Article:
Blog Intro by Cynthia Vanderlip

Aloha mai Readers,

Welcome to the Kure Atoll field camp blog.  This blog was created to peek into the world of living on a remote atoll by sharing the thoughts and insights of current field campers.  I will kick the blog off by sharing some of my experiences on Kure and how we got to where we are today.

My relationship with Kure started in 1989 as a volunteer for NMFS “Head Start Program” for monk seals that was designed to increase young sealsʻ survivorship. During my many 2-week stints, I stayed in the United States Coast Guard (USCG) visitor barracks and ate in the galley with the twenty men that worked the LORAN C station.  Back then, travel to Kure was an easy trip on a C-130 that landed on a 4000ʻ white coral runway void of plants or birds.  It was unknown to me then that it would be another 20 years before I would go down that same runway carrying a pick to dig holes for native plants as a means to improve it for wildlife.

In 2002, after a 5-year stint on Midway Atoll, I accepted a position with the State of Hawaii running 3-5 month summer field camps on Kure. The job had many problems and a steep learning curve while developing priorities for habitat restoration in a low-budget, post-USCG landscape.  But by 2005, it was clear that one particularly destructive weed, called Verbesina encelioides, posed an immediate threat to the native plants that provided breeding habitat for seabirds, monk seals, turtles and arthropods.

During my first three field camps on Kure I had already witnessed storm erosion of the dune structures, evidence of rising sea level and rapidly deteriorating landscape caused by non-native plants. In order to address these critical threats, I began planning year-round field-camps. By 2010, despite many challenges to raise funds, we were able to raise enough support to start year-round camps. The aging USCG facilities were improved with solar electrical, solar freezers, satellite communication devices, water catchment and a new 4-person wooden bunkhouse that could house the extra people needed to embark on this ambitious project.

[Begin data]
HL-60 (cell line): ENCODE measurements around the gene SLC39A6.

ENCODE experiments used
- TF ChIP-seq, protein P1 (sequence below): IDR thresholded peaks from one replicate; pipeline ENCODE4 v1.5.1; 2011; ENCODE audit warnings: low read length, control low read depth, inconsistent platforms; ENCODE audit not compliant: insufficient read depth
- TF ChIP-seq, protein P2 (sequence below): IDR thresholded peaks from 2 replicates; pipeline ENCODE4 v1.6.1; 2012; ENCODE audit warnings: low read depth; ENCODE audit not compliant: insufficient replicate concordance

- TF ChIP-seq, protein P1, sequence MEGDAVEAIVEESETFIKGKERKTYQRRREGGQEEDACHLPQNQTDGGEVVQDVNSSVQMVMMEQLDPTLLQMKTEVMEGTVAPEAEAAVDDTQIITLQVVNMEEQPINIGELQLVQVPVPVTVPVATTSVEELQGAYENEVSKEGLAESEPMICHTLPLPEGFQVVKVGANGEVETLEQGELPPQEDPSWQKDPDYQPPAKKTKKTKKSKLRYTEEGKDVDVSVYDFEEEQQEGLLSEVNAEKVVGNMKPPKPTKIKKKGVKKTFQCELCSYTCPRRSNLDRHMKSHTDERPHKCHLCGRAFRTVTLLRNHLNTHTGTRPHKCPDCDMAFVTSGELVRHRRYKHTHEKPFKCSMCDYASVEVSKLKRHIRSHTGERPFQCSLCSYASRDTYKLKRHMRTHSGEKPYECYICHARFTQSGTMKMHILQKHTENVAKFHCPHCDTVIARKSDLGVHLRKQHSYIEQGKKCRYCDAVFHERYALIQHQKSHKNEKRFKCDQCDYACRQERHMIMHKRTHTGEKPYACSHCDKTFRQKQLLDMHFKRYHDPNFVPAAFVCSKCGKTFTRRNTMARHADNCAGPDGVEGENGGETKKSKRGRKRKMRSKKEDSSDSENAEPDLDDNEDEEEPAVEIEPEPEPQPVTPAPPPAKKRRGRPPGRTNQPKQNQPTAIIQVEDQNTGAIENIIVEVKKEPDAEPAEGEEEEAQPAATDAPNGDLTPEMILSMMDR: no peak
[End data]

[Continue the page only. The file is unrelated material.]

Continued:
After six years of year-round habitat restoration the native flora and fauna emerged resilient. By 2016, the fields of Verbesina had turned into 188 acres of diverse and abundant native plant assemblages that could support the rapidly growing seabird populations. The transformation effort to restore Kureʻs unique and diverse ecosystem is directly due to the people working on Kure each season. It is those people whose thoughts you read here that blog the day-to-day activities that accomplish our management priorities. It is my hope that readers will be inspired by how-and-why ecosystems are restored, and then seek to support and protect native ecosystems in their own communities or maybe even apply to work on Kure!

It is with great honor and respect that I give you the voices of the individuals healing and restoring Kureʻs unique biocultural ecosystem.

Cynthia Vanderlip

Kure Atoll Biological Field Camp Supervisor (DLNR/DOFAW)
Executive Director (Kure Atoll Conservancy)

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